Monday, March 9, 2015

The Black Sea: The Heart of the Matter

This view from Istanbul. www.ceoe.udel.edu/blacksea/history.

“In essence, the balance of power in the Black Sea has been tipping since the ‘little green men’ first moved into the Crimean Peninsula. Any country on the Black Sea is now a target along with any vessel deployed there.”
General Philip Breedlove

yahoo and wiki images
The Black Sea.  It’s on my mind.  It’s been on Putin’s mind even longer, beginning with his deliberate and vicious stealth campaign to take over Crimea (which he now brags about) to his invasion of the Donbas region of eastern Ukraine (more gloating about destabilization).  The subterfuge, propaganda and lies are mind-boggling. It must have felt like this as Hitler took over Europe up to World War II.  So far nothing is standing in Putin's way.  

The Black Sea is the watery theater of an ancient, complicated and tumultuous history. This drama has many acts, from prehistory to the Greeks and Romans, to the Ottoman Turks and Constantinople, from the Crusades to the Crimean War and other 19th-century wars, from World Wars I and II to the rise of the Soviet Union and its dissolution in 1991. 

I’m not a Black Sea expert, but I wish I was. I remember thinking when I was in Yalta, in Yevpretoria, in Sevestopol, in Odessa, in Istanbul, that if I was starting graduate school all over again I’d explore Black Sea studies.  It is that impressive to see firsthand, that engrossing.  Just look at a map.

The Sea sparkles like a diamond in the rough, with its fishing meccas, historic sites and resorts. It’s surrounded by six countries, each with its own history and cultures: Bulgaria, Romania, Georgia, Russia, Ukraine and Turkey. The Black Sea receives water from the Don, the Dnieper, and the Danube rivers.  Imagine! It connects to the Mediterranian through the Aegean Sea.  The Turkish straits connect the Black Sea with the Aegean Sea and comprise the Bosphorous, the Sea of Marimara, and the Dardenelles. Istanbul is the only city in the world that straddles both Europe and Asia.  The Black sea connects the East and the West.
This map gives a hint of the Black Sea's
incredible history and potential.
Russia is now militarizing Crimea.  It is moving its anti-air and missile systems to the peninsula it stole from Ukraine, according to NATO Commander and Air Force General Philip Breedlove. “These weapon systems—from air defense systems that reach nearly half of the Black Sea to surface attack systems that reach almost all of the Black Sea area—have made Crimea a great platform for power projection into this area.” (quoted in Will Catheart, “Putin’s Plans,” the Daily Beast, 3/1/2015). I predict Russia is moving its nuclear missiles there, too.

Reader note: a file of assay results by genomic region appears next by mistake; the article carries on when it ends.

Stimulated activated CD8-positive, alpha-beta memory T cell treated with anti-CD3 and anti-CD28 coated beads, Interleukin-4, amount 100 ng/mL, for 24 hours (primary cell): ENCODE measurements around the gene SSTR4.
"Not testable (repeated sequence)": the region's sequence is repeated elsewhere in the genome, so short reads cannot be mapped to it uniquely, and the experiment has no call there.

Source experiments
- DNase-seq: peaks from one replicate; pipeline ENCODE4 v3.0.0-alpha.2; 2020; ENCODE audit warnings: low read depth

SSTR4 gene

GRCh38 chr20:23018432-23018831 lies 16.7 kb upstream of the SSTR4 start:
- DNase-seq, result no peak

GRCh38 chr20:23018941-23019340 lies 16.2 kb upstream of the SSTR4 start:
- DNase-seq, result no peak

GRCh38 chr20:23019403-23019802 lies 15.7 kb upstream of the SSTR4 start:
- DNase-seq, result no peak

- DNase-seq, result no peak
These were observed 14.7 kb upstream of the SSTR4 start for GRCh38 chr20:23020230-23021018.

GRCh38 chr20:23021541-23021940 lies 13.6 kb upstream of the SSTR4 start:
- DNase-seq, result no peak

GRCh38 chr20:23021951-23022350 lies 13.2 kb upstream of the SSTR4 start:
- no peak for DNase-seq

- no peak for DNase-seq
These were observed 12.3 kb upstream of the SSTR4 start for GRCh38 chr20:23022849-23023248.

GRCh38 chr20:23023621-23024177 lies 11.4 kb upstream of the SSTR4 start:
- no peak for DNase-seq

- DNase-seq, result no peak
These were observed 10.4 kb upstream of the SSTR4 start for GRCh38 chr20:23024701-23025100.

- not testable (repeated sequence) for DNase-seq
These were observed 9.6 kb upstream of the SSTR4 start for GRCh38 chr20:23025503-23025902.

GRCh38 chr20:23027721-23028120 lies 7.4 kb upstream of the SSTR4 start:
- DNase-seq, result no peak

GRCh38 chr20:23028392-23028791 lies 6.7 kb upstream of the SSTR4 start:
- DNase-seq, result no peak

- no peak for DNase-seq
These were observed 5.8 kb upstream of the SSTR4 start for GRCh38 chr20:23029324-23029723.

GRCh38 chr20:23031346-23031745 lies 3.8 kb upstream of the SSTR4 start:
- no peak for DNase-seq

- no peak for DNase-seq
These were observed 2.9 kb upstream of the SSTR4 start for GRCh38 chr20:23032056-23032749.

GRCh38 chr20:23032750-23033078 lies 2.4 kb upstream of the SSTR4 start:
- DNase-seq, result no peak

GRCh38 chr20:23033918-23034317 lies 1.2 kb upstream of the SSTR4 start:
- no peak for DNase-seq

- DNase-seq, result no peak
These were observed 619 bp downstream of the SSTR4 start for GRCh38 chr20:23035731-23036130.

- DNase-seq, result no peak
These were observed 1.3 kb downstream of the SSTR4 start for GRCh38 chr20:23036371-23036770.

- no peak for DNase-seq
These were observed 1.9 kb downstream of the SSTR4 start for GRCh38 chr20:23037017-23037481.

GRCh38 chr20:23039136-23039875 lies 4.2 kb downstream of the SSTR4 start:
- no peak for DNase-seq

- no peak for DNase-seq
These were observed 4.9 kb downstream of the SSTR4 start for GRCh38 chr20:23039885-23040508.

Thus Crimea’s geopolitical direction and complexity is changing again, drastically, and with it the fragile balance of relationships that characterizes the Black Sea.  The Sea’s history is like that.  It doesn’t move in a linear fashion into the future.  It is full of twists and turns, crises and tragedies, the pulls of the past, the push of the present.   

“In essence,” General Breedlove said, “the balance of power in the Black Sea has been tipping since the ‘little green men’ first moved into the Crimean Peninsula. Any country on the Black Sea is now a target along with any vessel deployed there.” 

The Black Sea is rich in petroleum resources as well, a critical strategic consideration.   Moreover, it’s a lot easier to get to them than the resources in the Arctic, although that far-northern region is being militarized by Russia, too.  The Soviet Union started drilling for petroleum in the Black Sea’s western portion in the 1980s.   Ukraine began drilling in the 1990s, within an "Exclusive Economic Zone," inviting major international oil companies for exploration.  Discovery of  new oil fields in the area stimulated an influx of foreign investments.  It also provoked a brief dispute with Romania, resolved in 2011 when an international court redefined the Exclusive Economic Zones.  I'm not sure of the present status, but the Black Sea is still up for grabs. 

Putin is trying to make his way there by hook and by crook, mostly by crook. He has Crimea, which I view as a tragedy of historic proportions, an illegal annexation that should not be tolerated.  His proxies are close to Mariupol and Berdyansk on the Azov.  I've been harping about this for a long time. I'm scared of what may happen. Look at the map again.  More Russian troops and weapons continue to pour into that area.  International observers are not allowed to watch. 

“Putin has the entire Black Sea to gain,” General Breedlove notes. “This is why the Kremlin is seeking economic dominance of the Black Sea corridor and energy transit routes and military dominance as well.”  The future of the Black Sea looks foreboding. 

Russian troops amassing in eastern Ukraine (yahoo).
Some sources: 
Charles King, The Black Sea: A History (Oxford, 2005).  An extraordinary Black Sea scholar, King has also written books about Odessa, Istanbul, the Caucusus, and other historic places in the region 

Neal Ascherson, Black Sea (Hills and Wang, 1995/2001 fifth edition). 


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